I have always been fascinated by turbomachinery: pumps, compressors, turbochargers, state-of-the-art aircraft engines etc. Anything that spins is of interest. This is one of the key reasons why I love going to work at ANSYS every day. I can contribute to creating the best turbomachinery simulation solutions.
Demonstration simulation of the turbine side of a turbocharger, using a geometry design provided by our partner PCA Engineering.
I am often asked “What are you working on? Turbines? Compressors? Hydraulic turbines?” Well, the answer is all of the above, and more. This is because our physics solutions are not limited by machine type, material or flow regime. Similarly, our turbomachinery-specific pre- and post-processing tools apply across machine categories. Besides, complex machines such as an aircraft engine have many parts: compressor, turbine, combustion chamber, complex secondary flow channels, etc. So with each new release of ANSYS, we strive to improve the simulation solutions that we provide to our turbomachinery customers.
I am sure many of you have heard of clean diesel. And, probably asked yourself what is it and how is it different from regular diesel. Are we refining fuel more — why is it called clean? That is just one part of it. Clean diesel is really a three-part system. One part is cleaner fuel, the second part is improvement in the combustion — more advanced engines— and the third part is new technologies that control emission and exhaust gasses. There are different emission control technologies that can further reduce emission from the diesel engines, but most dominant are diesel particulate filters (DPF), exhaust gas recirculation (EGR), selective catalytic reduction (SCR) and diesel oxidation catalysts (DOC). Continue reading →
“Meshing”… Usually throwing this single word to a group of structural or CFD analysts will start interesting and passionate discussions. Meshing is definitely a key part of the simulation process and requires attention. As analysts, how many hours did we or do we spend on meshing? Probably too many — especially if you have been in the simulation world for many years and started when automation of meshing was not so common. But after all, meshing is just one of the tools that we need to get accurate results and we should spend more time looking at simulation results than meshing our models. Continue reading →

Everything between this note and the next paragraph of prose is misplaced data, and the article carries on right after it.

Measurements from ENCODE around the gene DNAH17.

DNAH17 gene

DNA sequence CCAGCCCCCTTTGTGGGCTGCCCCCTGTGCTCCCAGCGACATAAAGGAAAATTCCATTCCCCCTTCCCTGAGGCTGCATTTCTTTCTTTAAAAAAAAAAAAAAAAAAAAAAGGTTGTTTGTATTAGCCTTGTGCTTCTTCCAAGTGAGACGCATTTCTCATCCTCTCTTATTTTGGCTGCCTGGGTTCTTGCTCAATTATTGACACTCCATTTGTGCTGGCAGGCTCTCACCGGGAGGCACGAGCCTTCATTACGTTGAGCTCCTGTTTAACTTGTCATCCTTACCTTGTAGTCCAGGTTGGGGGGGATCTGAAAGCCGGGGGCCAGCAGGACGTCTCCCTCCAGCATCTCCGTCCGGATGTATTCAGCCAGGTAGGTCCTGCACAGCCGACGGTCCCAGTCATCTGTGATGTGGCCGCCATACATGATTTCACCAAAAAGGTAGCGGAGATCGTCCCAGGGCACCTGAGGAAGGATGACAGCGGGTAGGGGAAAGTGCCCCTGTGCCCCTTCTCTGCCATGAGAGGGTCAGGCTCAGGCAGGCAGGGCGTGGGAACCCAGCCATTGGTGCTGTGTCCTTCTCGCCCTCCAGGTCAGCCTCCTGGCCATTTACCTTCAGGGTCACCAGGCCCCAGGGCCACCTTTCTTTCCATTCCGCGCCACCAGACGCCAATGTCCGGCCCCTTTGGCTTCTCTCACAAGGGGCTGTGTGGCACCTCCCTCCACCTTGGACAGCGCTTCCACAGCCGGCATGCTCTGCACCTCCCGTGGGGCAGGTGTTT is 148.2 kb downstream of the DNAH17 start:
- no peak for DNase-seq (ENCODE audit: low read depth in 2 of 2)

Another release of ANSYS fluid dynamics products, another round of great new capabilities. While some may say that a picture is worth a thousand words, I invite you to view the video below for more than 16,000 words on 16 Cool New Features of ANSYS Fluid Dynamics 16.0. And they are all winners — so this is not a ranking, just a list! Continue reading →
What do Tesla Motors, BMW, Honda, Toyota, Ferrari, Denso, Panasonic, SL Corporation, Cummins, Tenneco, and Honeywell, have in common? Well, not only are they leaders in the automotive renaissance, but they all delivered presentations on leading-edge simulation at the 2014 Automotive Simulation World Congress. Continue reading →
I need to share a story with you that began on the 25th of December, 2013. Every Christmas Day, I wake up very excited to discover what Santa has brought me. But on this particular Christmas, I was extremely disappointed: no present from Santa, even though I sent my letter to the North Pole very early in November. How strange!
(Yes, some friends tell me that he doesn’t exist. I am a serious, grown-up man and, of course, do not believe them — another rumor, that is all.) Continue reading →
Lets talk combustion simulation. I know you dear readers, you are smart! So I will not bore you with explaining what combustion is. Rather, I want to give you some fun facts. As you will see, combustion is really everywhere. Continue reading →